Taking the other’s ideas and feelings seriously is one critical way to show your partner that he or she is an equal in the relationship.

Once his or her “position” is secure, it is often much easier for partners to identify and understand why their position is held with such emotional passion and fervor.

I am often struck by the fact that once a couple “get’s” each other’s feelings about issues, they often have a much easier time resolving many of the practical difficulties troubling them.

5. Meaning-making – is the most fundamental of human activities.  Being human is the activity of making sense of or “composing” our experiences in the world, particularly our experiences with others.

Aldous Huxley said, “Experience is not what happens to you, it is what you do with what happens to you.”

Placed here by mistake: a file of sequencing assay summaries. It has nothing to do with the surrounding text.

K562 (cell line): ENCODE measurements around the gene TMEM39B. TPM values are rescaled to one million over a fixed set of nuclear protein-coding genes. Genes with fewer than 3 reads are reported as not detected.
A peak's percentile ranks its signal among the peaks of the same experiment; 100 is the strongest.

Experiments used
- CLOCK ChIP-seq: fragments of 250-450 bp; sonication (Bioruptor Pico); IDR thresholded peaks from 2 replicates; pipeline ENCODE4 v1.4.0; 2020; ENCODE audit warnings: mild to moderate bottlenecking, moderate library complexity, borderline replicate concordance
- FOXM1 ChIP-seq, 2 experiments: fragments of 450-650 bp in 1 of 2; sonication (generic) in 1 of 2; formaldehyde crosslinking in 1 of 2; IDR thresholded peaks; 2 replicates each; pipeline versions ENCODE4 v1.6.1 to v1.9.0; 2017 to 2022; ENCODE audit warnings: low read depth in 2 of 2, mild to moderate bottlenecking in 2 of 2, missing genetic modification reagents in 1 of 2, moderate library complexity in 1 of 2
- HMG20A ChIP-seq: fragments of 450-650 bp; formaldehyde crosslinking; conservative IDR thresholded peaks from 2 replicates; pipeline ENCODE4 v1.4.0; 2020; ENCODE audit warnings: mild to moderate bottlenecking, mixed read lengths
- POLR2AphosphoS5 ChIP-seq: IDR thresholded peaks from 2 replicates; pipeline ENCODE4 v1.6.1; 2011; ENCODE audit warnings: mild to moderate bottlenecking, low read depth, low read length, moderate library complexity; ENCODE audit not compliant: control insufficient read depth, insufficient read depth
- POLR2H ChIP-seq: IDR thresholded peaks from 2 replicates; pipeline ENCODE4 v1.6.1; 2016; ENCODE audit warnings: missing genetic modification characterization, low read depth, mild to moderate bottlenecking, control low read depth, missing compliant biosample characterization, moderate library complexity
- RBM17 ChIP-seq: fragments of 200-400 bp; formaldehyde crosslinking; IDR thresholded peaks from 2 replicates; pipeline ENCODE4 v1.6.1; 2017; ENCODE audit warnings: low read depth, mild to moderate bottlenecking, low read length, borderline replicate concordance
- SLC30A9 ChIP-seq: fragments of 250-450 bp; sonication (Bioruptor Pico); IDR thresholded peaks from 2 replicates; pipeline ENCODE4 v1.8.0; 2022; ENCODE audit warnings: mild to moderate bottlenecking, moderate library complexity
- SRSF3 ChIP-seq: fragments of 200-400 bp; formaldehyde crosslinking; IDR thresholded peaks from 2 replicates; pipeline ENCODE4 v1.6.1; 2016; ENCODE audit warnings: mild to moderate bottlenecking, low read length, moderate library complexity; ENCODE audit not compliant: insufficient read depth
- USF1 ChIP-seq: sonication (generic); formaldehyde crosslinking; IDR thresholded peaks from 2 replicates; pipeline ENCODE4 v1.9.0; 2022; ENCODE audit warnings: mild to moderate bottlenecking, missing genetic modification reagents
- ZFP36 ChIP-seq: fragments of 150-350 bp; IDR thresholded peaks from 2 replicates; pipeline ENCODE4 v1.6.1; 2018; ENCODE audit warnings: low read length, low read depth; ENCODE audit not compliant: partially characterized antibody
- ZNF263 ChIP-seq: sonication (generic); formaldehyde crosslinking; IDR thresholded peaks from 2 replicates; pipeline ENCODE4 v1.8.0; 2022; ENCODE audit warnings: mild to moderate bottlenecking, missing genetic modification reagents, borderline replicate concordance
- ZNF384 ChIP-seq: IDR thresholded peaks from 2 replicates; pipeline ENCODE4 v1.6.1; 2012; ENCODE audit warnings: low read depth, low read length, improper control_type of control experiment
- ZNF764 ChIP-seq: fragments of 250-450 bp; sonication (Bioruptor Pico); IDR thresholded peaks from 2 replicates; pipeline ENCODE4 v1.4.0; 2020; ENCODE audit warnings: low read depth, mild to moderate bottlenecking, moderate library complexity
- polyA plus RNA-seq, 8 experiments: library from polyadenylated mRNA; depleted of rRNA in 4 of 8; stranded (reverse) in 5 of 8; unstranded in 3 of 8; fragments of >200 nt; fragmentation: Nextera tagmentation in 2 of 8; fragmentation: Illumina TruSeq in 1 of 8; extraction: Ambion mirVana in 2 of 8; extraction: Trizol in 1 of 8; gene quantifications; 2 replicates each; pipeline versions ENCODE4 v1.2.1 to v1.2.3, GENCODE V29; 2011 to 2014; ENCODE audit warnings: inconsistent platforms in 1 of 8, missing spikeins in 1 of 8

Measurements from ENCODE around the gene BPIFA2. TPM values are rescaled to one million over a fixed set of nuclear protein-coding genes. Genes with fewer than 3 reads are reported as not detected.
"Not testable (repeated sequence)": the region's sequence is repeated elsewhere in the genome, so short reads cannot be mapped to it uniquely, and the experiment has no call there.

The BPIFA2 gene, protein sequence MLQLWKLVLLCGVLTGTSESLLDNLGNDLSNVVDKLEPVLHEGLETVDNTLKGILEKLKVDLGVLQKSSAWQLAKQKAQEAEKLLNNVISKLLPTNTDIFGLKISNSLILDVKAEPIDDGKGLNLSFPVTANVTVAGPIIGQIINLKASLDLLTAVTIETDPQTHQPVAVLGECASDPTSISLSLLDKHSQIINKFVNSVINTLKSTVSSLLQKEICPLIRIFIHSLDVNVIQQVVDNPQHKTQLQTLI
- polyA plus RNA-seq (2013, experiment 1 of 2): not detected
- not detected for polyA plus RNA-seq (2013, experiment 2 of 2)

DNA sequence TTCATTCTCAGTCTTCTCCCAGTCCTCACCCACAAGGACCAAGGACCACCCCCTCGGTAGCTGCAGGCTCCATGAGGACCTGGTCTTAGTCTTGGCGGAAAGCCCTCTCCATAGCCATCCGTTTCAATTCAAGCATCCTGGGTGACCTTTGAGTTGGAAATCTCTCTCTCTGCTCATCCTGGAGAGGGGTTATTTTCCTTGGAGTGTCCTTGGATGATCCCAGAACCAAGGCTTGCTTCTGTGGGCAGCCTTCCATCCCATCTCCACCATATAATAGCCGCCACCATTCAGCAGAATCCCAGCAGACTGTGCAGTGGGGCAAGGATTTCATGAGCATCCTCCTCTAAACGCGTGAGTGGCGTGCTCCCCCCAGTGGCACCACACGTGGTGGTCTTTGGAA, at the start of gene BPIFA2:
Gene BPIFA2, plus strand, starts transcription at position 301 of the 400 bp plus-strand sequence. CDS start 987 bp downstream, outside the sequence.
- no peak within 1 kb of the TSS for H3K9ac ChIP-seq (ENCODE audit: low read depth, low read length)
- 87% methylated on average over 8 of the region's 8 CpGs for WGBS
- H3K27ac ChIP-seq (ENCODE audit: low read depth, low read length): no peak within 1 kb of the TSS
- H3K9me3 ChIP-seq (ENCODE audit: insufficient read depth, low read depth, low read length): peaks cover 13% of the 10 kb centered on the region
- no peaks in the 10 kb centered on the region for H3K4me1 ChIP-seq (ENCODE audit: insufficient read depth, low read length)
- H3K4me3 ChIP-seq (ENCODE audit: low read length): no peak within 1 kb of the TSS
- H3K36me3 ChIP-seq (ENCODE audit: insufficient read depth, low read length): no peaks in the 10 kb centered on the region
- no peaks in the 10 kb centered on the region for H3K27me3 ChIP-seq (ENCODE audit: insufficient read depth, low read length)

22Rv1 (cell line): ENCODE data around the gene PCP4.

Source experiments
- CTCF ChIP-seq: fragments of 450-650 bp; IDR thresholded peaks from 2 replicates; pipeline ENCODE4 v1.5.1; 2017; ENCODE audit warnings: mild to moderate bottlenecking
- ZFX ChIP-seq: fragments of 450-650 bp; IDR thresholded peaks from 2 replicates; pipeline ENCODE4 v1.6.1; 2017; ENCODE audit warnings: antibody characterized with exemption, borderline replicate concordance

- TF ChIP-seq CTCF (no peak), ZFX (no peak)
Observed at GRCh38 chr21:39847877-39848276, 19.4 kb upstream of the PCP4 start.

The most fundamental and important thing we do with what happens to us is to organize it in our own minds, to compose our own sense of meaning about our experiences.

For example, one partner may suggest something, thinking that they’re being helpful, but the other may hear it or feel it as a criticism.

On another occasion, depending on their mood, he or she may feel or respond to the same suggestion as if their partner is trying to control them.

When we rely too heavily on our interpretations rather than clarify with our partner, we can set the stage for painful misunderstandings and conflict.

We’ve probably all experienced times when we were unable to “compose meaning,” to make sense of something that happened in our relationship.